Planaria are free-living flatworms that live in quiet ponds or bodies of water. In some areas you can even catch a few planarian by attaching a piece of liver to a fish hook and a sinker and dropping it into the water. Wait a few minutes and pull the liver out and you may find tiny little black worms feasting on the meat. Like all flatworms, planaria belong to the Kingdom Animalia, and the Phylum Platyhelminthes. This phylum also contains parasitic flatworms, like the tapeworm and the liver fluke.
Free-living flatworms like the planaria are grouped into the Class Turbellaria. The most common species studied in the lab is the brown planaria, Dugesia. The animal has an acoelomate body (no internal cavity to hold organs), no anus and lacks a circulatory system. Most are scavengers and will eat other animals that have sank to the bottom of their ponds, hence why you can use liver to capture them.
The Dugesia does have a simple nervous system that includes a ganglia located in its anterior region to serve as a brain. As such, the dugesia exhibits the trait of cephalization, where the majority of its sense organs are located in the anterior region. It has a triangular head with two prominent eyespots. Upon closer inspection of the eyes, you can see that they have a curious cross-eyed expression to them. The presence of the two eyes and lateral horns on the head indicate that the planarian has bilateral symmetry.
The planarian will swim in a shallow petri dish by undulating its body across the surface of the dish. Most will stay close to the bottom or the edge of the dish. If given a choice, the planarian will actively seek an area of the dish that is dark or has some kind of cover. The eyespots can in fact, detect changes in light in the planarian's environment. If you shine a flashlight on the planarian, it will attempt to move out of the light.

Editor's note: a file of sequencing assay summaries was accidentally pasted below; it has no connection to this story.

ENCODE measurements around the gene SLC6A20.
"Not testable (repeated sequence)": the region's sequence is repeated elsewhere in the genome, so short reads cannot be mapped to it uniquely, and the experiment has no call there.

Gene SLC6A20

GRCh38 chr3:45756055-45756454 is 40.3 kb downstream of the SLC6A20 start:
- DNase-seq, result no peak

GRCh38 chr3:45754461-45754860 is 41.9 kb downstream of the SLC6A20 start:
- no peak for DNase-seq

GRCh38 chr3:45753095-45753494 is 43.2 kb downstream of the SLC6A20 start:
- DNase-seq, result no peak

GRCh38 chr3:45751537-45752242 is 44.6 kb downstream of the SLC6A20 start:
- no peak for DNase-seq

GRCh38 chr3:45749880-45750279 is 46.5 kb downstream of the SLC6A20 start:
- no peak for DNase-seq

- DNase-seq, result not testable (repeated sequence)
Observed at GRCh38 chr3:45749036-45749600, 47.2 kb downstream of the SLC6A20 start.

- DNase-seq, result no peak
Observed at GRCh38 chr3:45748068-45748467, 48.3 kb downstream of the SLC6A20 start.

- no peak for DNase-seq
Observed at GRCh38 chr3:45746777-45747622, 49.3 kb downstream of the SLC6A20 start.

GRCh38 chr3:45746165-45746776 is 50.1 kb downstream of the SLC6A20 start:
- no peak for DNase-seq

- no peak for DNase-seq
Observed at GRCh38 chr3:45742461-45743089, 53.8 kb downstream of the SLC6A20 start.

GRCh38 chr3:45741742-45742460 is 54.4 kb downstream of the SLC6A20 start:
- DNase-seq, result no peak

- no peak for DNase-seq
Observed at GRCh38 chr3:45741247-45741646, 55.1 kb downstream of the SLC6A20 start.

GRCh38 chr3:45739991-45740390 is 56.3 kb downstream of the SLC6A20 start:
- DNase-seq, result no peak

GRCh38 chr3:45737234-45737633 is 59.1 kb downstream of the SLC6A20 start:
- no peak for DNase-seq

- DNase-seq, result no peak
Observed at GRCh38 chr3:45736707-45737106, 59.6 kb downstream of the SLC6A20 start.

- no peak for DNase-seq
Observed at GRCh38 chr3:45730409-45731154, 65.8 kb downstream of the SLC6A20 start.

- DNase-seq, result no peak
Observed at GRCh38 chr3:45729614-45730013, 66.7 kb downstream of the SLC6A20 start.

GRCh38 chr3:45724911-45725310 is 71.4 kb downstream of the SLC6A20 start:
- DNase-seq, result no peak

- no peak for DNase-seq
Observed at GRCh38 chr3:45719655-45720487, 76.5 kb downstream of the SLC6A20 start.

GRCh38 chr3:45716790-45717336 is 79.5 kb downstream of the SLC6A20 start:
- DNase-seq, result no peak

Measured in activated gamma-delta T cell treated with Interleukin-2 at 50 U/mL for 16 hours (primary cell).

The planarian does not have gills or lungs, it obtains its oxygen by simple diffusion over its flat body. The dugesia cannot survive outside of the water, so biologists studying it must make sure that the specimen has plenty of water that is aerated. The dugesia does have an excretory system to remove wastes. Tiny cells, called flame cells, line the lateral edge of the organism and function to remove waste.
The dugesia can reproduce sexually, and all dugesia are hermaphrodites. Two dugesia will pair up and fertilize each other's eggs. Those eggs are then released in a cocoon. If there is not another dugesia present, one can reproduce asexually through a process called transverse fission. The organism will pull itself in half and the tail portion will regenerate a new head, and the head portion will regenerate a new tail. This process can be replicated in the lab by using a razor blade or scalpel to cut the dugesia in half. In a couple of weeks, you should have two dugesia swimming around in your petri dish.
___1. What type of symmetry does the dugesia have? a) radial b) bilateral c) asymmetry
___2. What term is used to describe how a planarian can regrow its body parts? a) regeneration b) fission
___3. Which of the following is associated with the planarian's nervous system? a) flame cells b) ganglia
___4. Asexual reproduction can occur through a process called: a) transverse fission b) binary fission
___5. A hermaphrodite is an animal that:
a) can asexually reproduce b) can regenerate c) has both male and female parts
___6. The dugesia belongs to the phylum: a) platyhelminthes b) planaria c) turbellaria
___7. How could a person catch a dugesia?
a) using a net to siphon them from the surface of the water b) using a hook and raw liver to attract them
___8. An animal that has no internal body cavity to hold organs is called a(n): a) hermaphrodite b) acoelomate
___9. How does the dugesia obtain oxygen? a) diffusion b) through gills c) with its flame cells
___10. The dugesia will tend to stay in what areas? a) dark b) light c) warm